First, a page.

No Need To Queue: The benefits of free trade without trade agreements



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Scrap trade agreements to boost free trade need to queue_3.pdf

  • It is widely believed that trade agreements are necessary to enable the UK to prosper in world markets. In reality, unilateral free trade is possible and offers many benefits.

  • The UK’s exports of services to the EU owe little to the Single Market as national barriers to trade in services still dominate in Europe.

  • Trade agreements typically involve substantial trade diversion as domestic interests exert pressure on governments to protect particular producers.

  • In world terms, the UK benefits from the ‘importance of unimportance’. If any country or group of countries decides to erest trade barriers against us it cannot influence world prices and we can trade elsewhere.

  • When the general equilibrium consequences are properly understood, trade agreements by small countries are seen to reallocate output, but do not alter world prices in the long run.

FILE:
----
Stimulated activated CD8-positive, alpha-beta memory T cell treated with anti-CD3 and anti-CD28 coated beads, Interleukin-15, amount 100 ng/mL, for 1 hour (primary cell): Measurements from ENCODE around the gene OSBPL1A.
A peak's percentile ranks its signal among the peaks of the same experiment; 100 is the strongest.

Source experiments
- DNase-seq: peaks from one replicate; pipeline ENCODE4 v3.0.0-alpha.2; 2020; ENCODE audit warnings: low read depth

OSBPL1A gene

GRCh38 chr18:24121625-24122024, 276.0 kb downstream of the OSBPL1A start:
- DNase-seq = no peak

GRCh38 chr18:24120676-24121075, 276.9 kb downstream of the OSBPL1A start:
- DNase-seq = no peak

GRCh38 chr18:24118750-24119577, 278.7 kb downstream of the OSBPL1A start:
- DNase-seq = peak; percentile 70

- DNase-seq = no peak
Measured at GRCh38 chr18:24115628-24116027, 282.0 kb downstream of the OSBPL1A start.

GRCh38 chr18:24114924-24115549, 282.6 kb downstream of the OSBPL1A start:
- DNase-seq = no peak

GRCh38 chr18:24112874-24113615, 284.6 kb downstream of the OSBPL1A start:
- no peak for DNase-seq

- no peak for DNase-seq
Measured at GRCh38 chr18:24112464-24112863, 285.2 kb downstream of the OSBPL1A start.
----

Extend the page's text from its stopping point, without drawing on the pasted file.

2016, Current Controversies Paper No. 51

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Shadow Monetary Policy Committee

Patrick Minford has been the Professor of Economics at Cardiff Business School, Cardiff University from October 1997. Between 1967 and 1976 he held economic positions in: the Ministry of Finance, Malawi; Directors' staff, Courtaulds Limited; HM Treasury; HM Treasury's Delegation to Washington, DC; Manchester University; and the National Institute for Economic and Social Research. From 1976-1997, he was a Professor of economics at Liverpool University. Patrick Minford was also a member of the Monopolies and Mergers Commission between 1990 and 1996 and one of HM Treasury's Panel of Forecasters (the 'Six Wise Men') between January 1993 and December 1996. He was awarded a CBE for services to economics in 1996 and is the author of: books, articles and journalism on exchange rates, unemployment, housing and macroeconomics. Patrick Minford currently directs the Julian Hodge Institute of Applied Macroeconomics at Cardiff University Business School.